By Simon Miller
The Chancellor of the Exchequer George Osborne has attended the House of Commons to defend his decision to pledge a further £10bn to the International Monetary Fund (IMF).
In his statement to the Commons Osborne said that as the world coped with the biggest debt crisis of a lifetime, the UK would "not turn our back on the IMF, or turn our back on the world".
With Tory backbenchers angry at his commitment, he claimed that Britain "was far from alone this weekend" pointing out the countries that had also pledged to the IMF including Switzerland and China.
Osborne conceeded that America had not offered a loan but its position on this was clear.
"The US – because it is the global reserve currency - has in the last few months offered dollar swap lines to the eurozone with outstanding balances peaking at more than $85 billion dollars – far exceeding any contribution anyone else has made," he commented.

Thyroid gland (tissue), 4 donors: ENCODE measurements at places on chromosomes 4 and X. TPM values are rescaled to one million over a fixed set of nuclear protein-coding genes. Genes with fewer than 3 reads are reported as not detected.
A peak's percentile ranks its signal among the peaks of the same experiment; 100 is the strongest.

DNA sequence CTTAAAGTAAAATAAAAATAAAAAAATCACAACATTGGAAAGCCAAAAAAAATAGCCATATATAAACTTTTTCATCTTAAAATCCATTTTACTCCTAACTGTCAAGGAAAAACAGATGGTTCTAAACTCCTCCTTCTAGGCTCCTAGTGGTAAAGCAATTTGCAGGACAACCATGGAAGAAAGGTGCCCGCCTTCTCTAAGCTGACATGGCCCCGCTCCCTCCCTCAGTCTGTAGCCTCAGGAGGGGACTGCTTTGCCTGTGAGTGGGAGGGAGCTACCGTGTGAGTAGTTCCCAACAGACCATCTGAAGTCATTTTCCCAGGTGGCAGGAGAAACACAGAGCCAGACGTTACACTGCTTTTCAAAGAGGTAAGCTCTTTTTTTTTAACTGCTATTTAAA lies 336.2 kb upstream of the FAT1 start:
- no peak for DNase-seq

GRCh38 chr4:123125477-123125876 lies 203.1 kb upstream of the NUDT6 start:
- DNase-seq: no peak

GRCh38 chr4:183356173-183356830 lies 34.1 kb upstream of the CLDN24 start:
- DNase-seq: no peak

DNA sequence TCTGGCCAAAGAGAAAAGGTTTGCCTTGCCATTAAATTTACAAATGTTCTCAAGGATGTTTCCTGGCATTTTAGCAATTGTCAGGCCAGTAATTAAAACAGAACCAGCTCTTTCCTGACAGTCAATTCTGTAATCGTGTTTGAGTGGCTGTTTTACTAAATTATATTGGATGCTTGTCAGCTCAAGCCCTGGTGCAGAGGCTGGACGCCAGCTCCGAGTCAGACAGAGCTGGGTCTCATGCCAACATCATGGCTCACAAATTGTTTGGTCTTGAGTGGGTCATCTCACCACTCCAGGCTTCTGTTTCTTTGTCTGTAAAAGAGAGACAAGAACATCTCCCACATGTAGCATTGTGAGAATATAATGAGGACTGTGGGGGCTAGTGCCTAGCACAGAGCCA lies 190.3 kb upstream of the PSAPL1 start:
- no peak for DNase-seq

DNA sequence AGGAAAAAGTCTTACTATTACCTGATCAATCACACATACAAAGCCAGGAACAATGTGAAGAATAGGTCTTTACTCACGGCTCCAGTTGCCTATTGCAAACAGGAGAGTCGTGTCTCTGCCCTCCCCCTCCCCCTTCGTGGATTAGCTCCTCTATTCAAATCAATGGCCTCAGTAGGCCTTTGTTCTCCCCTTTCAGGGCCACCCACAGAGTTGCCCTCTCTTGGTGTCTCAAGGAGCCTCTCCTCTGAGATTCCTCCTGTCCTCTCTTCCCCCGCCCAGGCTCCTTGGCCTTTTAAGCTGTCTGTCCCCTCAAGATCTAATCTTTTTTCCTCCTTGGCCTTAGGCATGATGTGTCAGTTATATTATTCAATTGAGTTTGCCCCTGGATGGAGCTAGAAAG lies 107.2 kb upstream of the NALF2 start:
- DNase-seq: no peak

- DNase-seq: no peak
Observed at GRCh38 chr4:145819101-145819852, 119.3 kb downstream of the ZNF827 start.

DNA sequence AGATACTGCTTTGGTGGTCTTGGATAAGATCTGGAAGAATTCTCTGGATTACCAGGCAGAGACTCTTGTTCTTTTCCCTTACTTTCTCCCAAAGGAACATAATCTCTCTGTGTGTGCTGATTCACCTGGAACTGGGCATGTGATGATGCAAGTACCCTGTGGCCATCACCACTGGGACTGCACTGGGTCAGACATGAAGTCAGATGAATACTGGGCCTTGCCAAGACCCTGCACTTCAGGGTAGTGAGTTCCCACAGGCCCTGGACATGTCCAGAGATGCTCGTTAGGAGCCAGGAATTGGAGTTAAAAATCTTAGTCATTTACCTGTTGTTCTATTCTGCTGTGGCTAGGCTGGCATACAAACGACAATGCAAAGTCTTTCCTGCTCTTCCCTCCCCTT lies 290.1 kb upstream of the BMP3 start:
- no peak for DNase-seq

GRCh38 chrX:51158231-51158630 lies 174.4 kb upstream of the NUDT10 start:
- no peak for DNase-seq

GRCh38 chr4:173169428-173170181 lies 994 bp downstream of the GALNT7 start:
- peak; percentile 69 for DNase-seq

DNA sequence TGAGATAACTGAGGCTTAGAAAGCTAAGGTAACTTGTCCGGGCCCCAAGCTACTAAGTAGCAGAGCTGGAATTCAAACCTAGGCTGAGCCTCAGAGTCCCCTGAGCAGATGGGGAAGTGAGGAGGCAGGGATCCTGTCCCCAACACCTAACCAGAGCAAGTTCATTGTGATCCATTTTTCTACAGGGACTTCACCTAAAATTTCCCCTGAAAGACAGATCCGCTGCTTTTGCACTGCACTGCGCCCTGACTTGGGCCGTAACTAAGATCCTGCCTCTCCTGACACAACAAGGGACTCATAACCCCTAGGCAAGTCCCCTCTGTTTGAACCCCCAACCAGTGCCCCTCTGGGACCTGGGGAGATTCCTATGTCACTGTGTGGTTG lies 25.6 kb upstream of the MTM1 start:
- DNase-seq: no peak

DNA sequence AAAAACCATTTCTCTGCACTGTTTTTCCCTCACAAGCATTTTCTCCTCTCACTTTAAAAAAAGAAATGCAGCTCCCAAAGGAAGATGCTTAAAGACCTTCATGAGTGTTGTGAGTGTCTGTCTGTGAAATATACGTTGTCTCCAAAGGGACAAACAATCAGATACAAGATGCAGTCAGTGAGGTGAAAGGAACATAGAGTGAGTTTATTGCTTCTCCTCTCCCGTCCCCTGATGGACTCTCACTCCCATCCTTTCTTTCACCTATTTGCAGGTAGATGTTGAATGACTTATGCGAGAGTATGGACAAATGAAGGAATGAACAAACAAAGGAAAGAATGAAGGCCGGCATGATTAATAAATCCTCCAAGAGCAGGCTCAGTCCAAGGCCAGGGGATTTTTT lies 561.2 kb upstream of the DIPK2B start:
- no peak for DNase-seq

Osborne continued: "[£10bn] is in line with Britain's quota share at the IMF. No-one believes that a well-funded IMF is the solution to the eurozone crisis alone. It is a difficult road they have to follow. That is the logic of the single currency."
However, the shadow chancellor Ed Balls said that Osborne had failed at the weekend IMF Spring conference.
"If the IMF steps in where the ECB will not, it may weaken the IMF as an institution, he said. "Rich eurozone nations should bail out their neighbours."
Balls added: "There still is no firewall and the only institution which has the firepower to act is the ECB, which is being held back by rich eurozone nations."
The Commons debate comes as the eurozone crisis claimed another poltical victim.
As expected, the Dutch prime minister Mark Rutte has offered his own resignation and that of the cabinet after talks collapsed over measures to slash the country's deficit.